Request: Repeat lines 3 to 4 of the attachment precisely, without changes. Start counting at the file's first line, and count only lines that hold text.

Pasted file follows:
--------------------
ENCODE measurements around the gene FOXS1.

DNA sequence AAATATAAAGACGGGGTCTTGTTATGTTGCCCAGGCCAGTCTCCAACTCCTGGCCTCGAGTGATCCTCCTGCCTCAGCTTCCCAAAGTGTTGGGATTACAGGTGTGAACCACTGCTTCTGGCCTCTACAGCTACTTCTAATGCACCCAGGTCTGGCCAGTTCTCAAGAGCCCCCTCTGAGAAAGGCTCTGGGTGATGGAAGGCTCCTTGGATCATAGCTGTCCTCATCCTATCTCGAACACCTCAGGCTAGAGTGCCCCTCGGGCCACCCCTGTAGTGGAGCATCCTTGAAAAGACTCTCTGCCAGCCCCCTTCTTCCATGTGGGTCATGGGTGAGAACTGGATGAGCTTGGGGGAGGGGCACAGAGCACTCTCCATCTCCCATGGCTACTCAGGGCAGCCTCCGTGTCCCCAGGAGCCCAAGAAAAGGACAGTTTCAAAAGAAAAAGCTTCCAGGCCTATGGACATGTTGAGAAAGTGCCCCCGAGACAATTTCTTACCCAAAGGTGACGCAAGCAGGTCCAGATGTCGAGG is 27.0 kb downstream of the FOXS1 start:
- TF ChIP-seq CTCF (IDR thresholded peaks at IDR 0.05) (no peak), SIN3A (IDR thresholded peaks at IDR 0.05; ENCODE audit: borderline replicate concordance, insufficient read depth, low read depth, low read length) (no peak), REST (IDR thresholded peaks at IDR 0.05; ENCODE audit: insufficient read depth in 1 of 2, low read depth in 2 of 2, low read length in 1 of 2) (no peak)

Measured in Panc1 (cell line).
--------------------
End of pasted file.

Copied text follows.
- TF ChIP-seq CTCF (IDR thresholded peaks at IDR 0.05) (no peak), SIN3A (IDR thresholded peaks at IDR 0.05; ENCODE audit: borderline replicate concordance, insufficient read depth, low read depth, low read length) (no peak), REST (IDR thresholded peaks at IDR 0.05; ENCODE audit: insufficient read depth in 1 of 2, low read depth in 2 of 2, low read length in 1 of 2) (no peak)

Measured in Panc1 (cell line).